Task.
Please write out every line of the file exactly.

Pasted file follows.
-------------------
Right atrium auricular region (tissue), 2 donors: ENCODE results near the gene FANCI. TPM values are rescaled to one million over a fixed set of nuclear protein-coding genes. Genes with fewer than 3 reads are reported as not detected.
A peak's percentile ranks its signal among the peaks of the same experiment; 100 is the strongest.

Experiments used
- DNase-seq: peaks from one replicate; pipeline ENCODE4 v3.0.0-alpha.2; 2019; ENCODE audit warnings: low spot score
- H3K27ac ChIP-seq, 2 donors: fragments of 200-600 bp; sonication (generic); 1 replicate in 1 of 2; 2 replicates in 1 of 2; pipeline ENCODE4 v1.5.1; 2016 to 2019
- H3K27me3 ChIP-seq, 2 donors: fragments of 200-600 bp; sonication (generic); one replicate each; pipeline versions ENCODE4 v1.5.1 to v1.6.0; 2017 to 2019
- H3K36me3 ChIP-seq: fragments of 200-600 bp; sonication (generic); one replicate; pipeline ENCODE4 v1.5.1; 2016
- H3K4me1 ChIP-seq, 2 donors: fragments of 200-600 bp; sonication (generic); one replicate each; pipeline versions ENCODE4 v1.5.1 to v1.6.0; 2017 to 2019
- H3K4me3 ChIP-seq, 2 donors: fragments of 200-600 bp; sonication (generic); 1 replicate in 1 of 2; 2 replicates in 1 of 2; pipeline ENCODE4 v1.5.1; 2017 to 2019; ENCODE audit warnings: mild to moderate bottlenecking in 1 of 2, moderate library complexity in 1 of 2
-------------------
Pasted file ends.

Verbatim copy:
Right atrium auricular region (tissue), 2 donors: ENCODE results near the gene FANCI. TPM values are rescaled to one million over a fixed set of nuclear protein-coding genes. Genes with fewer than 3 reads are reported as not detected.
A peak's percentile ranks its signal among the peaks of the same experiment; 100 is the strongest.

Experiments used
- DNase-seq: peaks from one replicate; pipeline ENCODE4 v3.0.0-alpha.2; 2019; ENCODE audit warnings: low spot score
- H3K27ac ChIP-seq, 2 donors: fragments of 200-600 bp; sonication (generic); 1 replicate in 1 of 2; 2 replicates in 1 of 2; pipeline ENCODE4 v1.5.1; 2016 to 2019
- H3K27me3 ChIP-seq, 2 donors: fragments of 200-600 bp; sonication (generic); one replicate each; pipeline versions ENCODE4 v1.5.1 to v1.6.0; 2017 to 2019
- H3K36me3 ChIP-seq: fragments of 200-600 bp; sonication (generic); one replicate; pipeline ENCODE4 v1.5.1; 2016
- H3K4me1 ChIP-seq, 2 donors: fragments of 200-600 bp; sonication (generic); one replicate each; pipeline versions ENCODE4 v1.5.1 to v1.6.0; 2017 to 2019
- H3K4me3 ChIP-seq, 2 donors: fragments of 200-600 bp; sonication (generic); 1 replicate in 1 of 2; 2 replicates in 1 of 2; pipeline ENCODE4 v1.5.1; 2017 to 2019; ENCODE audit warnings: mild to moderate bottlenecking in 1 of 2, moderate library complexity in 1 of 2